This sermon from The High Calling discusses how a positive attitude at work begins with gratitude, as we remember God’s good gifts in the past and look forward to what he’ll do in the future. Gratitude changes our feelings about our work, helping us receive God’s peace and perspective. It enables us to see our challenges with fresh vision and to communicate with hopefulness to our colleagues.

In the context of his opening prayer for the Philippians (Phil. 1:3–11), Paul shares his conviction of God’s work in and among the Philippian believers. “I am confident of this, that the one who began a good work among you will bring it to completion by the day of Jesus Christ” (Phil. 1:6). The “work” Paul refers to is the work of new birth in Christ, which leads to salvation. Paul himself had a hand in that work by preaching the gospel to them. He continues that work as their teacher and apostle, and he says it is “fruitful labor for me” (Phil. 1:22). Yet the underlying worker is not Paul but God, for God is “the one who began a good work among you” (Phil. 1:6). “This is God’s doing” (Phil. 1:28).

The NRSV speaks of God’s work “among you,” while most English translations speak of God’s work “in you.” Both are apropos, and the Greek phrase en humin can be rendered either way. God’s good work begins in individual lives. Yet it is to be lived out among believers in their fellowship together. The main point of verse 6 is not to restrict God’s work either to individuals or the community as a whole, but rather to underscore the fact that all of their work is God’s work. Moreover, this work isn’t completed when individuals “get saved” or when churches are planted. God continues working in and among us until his work is complete, which happens “by the day of Jesus Christ.” Only when Christ returns will God’s work be finished.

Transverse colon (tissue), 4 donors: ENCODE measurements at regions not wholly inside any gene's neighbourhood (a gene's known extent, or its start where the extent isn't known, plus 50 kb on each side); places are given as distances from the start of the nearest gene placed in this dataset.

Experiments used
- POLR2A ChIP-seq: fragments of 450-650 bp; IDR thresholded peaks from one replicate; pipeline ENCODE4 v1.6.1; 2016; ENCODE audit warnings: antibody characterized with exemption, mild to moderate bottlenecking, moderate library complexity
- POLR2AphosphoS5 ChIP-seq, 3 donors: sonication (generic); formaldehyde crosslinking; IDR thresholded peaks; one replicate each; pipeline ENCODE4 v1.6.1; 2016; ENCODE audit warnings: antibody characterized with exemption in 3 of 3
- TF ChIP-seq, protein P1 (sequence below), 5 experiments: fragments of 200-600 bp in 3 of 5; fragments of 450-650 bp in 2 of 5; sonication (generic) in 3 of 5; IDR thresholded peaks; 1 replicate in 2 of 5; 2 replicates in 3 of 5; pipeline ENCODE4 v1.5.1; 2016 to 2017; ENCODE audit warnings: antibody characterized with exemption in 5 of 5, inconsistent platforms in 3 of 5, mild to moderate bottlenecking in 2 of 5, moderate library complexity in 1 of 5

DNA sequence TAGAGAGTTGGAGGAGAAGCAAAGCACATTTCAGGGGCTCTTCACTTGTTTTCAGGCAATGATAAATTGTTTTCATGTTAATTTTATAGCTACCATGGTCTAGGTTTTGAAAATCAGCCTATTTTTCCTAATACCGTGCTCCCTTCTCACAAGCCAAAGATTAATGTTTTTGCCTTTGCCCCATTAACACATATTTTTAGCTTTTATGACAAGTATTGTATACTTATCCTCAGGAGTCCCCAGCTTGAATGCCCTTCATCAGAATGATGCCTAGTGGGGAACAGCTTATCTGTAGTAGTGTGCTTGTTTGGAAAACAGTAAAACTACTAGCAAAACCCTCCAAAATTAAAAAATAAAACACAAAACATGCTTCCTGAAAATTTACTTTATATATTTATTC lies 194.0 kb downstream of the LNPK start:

Paul’s job is evangelist and apostle, and there are marks of success and ambition in his profession, as in any other. How many converts you win, how much funding you raise, how many people praise you as their spiritual mentor, how your numbers compare to other evangelists—these can be points of pride and ambition. Paul admits that these motivations exist in his profession, but he insists that the only proper motivation is love (Phil. 1:15–16). The implication is that this is true in every other profession as well. We are all tempted to work for the marks of success—including recognition, security, and money—which can lead to “selfish ambition” (eritieias, perhaps more precisely translated as “un­fair self-promotion”).[8] They are not entirely bad, for they often come as we accomplish the legitimate purposes of our jobs (Phil. 1:18). Getting the work done is important, even if our motivation is not perfect. Yet in the long run (Phil. 3:7–14), motivation is even more important and the only Christ-like motivation is love.

Do Your Work in a Worthy Manner (Philippians 1:27–2:11)